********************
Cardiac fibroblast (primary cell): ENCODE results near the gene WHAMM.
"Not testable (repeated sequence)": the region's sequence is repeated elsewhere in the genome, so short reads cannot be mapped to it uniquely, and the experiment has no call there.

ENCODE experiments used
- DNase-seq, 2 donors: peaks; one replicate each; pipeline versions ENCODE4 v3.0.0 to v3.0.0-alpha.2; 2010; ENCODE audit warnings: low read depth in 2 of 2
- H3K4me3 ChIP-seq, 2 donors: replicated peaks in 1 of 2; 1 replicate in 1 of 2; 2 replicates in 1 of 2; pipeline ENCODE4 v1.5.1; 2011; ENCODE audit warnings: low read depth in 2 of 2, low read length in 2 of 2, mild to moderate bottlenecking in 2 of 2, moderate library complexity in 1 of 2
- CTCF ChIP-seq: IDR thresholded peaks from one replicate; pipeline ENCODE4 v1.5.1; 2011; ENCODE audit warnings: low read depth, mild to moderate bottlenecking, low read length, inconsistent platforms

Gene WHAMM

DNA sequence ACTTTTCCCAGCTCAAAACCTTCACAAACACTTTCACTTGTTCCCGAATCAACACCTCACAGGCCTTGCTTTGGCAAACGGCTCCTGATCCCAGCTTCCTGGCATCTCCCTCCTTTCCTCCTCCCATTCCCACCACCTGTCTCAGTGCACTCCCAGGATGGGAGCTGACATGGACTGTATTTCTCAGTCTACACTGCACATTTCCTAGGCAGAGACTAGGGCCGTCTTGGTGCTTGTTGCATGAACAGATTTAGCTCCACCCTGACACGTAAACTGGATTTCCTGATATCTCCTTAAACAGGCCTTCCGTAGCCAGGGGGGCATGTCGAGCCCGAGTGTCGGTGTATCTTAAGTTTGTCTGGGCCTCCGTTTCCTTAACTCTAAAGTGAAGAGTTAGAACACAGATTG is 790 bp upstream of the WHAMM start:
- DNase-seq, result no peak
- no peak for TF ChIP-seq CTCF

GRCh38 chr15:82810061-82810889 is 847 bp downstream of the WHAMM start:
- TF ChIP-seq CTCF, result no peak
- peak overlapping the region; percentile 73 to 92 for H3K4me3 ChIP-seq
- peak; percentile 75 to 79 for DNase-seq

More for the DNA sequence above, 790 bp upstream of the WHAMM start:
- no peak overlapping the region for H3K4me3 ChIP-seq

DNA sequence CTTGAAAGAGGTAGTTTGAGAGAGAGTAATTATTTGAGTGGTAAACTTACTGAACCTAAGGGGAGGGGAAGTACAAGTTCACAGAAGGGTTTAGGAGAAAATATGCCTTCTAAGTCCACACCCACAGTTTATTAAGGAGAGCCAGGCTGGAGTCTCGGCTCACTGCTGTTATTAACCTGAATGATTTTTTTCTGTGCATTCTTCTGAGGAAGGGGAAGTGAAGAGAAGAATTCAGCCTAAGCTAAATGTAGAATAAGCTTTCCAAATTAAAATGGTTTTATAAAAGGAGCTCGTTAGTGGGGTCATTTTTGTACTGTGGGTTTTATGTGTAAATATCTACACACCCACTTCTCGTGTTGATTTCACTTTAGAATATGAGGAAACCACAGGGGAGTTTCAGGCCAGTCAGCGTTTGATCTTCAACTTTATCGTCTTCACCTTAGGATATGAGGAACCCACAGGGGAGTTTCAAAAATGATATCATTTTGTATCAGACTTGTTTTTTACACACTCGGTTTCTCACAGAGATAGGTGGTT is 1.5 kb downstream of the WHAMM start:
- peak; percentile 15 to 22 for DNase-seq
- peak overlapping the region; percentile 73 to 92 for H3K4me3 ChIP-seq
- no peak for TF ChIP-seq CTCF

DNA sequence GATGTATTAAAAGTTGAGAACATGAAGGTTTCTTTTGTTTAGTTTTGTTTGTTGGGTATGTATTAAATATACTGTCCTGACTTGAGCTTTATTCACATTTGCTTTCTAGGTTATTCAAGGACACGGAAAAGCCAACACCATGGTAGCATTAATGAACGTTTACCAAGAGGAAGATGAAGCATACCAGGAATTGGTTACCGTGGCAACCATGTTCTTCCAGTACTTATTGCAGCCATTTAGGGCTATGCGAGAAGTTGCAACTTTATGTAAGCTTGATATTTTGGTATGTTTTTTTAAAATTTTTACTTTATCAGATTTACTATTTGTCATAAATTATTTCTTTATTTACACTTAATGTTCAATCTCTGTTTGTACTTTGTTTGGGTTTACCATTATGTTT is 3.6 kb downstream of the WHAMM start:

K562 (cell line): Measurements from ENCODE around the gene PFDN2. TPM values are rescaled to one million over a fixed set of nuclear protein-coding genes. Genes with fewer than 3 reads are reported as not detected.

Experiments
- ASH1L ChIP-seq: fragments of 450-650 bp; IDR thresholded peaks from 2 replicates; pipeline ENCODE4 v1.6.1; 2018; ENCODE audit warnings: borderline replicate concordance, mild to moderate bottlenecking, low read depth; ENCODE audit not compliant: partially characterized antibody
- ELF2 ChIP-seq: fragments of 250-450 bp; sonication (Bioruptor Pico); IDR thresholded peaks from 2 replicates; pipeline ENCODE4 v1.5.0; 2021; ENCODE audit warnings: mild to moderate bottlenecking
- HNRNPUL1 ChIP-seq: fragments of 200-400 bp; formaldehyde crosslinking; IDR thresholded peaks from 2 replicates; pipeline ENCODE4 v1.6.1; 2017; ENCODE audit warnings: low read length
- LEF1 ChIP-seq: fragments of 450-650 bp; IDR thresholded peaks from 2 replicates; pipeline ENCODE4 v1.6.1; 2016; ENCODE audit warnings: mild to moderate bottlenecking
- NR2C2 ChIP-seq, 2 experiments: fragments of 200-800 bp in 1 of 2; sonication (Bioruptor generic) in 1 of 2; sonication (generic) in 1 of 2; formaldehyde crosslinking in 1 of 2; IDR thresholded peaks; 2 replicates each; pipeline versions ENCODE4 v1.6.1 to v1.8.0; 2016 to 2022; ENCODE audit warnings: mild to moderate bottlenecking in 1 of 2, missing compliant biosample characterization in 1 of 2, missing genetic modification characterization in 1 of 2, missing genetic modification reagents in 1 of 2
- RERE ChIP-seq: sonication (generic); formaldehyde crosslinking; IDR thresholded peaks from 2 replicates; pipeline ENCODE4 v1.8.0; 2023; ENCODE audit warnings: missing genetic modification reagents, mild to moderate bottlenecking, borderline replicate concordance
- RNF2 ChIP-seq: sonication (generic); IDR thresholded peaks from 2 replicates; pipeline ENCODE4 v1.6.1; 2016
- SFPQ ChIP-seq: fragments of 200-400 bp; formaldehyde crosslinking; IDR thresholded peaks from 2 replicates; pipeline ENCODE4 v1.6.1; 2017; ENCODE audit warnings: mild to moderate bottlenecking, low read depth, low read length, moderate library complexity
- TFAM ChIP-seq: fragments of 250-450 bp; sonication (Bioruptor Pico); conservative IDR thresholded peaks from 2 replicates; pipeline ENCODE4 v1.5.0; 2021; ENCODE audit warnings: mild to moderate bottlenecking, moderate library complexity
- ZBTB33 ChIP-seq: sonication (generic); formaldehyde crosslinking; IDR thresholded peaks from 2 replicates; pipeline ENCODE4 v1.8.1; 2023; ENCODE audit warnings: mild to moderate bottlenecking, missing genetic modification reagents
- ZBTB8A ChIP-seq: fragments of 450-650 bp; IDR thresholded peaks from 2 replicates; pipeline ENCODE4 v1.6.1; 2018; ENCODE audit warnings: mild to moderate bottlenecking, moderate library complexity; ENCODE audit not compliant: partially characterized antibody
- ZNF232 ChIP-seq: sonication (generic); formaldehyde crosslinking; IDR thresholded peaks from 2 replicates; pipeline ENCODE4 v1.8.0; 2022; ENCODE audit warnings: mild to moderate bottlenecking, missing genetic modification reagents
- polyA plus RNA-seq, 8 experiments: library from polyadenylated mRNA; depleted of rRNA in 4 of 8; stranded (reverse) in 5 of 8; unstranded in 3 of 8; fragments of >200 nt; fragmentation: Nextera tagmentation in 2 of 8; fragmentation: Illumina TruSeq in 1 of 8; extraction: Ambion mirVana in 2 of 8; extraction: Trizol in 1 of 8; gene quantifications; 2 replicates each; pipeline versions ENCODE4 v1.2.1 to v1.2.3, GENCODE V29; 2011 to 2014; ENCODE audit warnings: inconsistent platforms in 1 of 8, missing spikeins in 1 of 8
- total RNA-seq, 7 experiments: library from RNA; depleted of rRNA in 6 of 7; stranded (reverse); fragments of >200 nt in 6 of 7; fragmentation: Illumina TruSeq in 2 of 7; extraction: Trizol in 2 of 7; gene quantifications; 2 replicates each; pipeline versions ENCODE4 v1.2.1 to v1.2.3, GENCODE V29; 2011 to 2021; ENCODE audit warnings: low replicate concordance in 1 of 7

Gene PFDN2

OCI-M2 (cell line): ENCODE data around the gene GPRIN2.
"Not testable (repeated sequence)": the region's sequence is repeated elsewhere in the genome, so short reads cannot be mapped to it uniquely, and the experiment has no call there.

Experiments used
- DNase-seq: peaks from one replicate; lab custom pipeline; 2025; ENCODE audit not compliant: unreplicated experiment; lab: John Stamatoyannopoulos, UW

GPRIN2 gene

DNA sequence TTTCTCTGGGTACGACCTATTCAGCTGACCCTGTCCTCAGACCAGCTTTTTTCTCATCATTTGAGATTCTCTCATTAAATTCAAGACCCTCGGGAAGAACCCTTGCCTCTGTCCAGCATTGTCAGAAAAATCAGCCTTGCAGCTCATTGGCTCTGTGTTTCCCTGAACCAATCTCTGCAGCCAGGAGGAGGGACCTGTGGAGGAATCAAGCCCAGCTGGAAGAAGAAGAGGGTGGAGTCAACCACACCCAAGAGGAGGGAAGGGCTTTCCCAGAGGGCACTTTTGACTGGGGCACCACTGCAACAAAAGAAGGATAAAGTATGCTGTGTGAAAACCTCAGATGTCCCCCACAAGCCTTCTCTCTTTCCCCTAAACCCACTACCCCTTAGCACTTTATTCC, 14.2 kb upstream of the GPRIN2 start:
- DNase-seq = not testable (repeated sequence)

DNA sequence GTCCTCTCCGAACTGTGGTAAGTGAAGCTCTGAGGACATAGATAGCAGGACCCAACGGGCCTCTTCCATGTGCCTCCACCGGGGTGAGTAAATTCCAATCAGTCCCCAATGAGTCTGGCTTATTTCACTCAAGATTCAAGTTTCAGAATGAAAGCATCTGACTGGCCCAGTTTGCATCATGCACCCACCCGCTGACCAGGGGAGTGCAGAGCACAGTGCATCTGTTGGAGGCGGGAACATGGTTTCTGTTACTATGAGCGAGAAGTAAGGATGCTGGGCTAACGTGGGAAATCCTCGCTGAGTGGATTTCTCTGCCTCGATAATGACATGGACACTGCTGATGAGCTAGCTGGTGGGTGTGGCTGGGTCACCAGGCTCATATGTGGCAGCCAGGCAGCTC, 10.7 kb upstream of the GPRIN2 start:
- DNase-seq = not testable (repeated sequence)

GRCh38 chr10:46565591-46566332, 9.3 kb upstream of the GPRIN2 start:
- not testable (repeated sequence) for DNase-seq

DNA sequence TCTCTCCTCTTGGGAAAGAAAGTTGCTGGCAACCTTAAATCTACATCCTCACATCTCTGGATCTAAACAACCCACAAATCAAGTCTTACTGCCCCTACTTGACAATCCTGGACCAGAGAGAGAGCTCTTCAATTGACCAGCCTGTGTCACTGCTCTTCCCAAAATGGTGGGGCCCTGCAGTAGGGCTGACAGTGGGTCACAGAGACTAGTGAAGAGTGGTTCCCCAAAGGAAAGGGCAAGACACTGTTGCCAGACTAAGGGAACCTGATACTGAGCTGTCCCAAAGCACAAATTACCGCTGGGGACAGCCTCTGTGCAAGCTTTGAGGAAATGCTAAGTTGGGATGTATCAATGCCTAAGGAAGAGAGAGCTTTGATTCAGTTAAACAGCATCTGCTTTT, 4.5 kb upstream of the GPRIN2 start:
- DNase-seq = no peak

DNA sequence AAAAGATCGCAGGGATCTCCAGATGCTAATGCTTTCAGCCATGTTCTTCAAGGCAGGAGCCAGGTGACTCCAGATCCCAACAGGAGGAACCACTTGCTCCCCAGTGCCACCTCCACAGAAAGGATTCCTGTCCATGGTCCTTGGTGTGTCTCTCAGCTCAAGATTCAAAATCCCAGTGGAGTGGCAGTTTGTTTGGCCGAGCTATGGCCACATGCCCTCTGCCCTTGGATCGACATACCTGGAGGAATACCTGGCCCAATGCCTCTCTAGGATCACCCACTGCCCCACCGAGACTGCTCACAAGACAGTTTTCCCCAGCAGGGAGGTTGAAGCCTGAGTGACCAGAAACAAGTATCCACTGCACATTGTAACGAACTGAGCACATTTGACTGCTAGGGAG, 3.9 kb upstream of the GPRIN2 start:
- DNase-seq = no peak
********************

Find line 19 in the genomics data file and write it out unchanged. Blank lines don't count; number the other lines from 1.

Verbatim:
- peak overlapping the region; percentile 73 to 92 for H3K4me3 ChIP-seq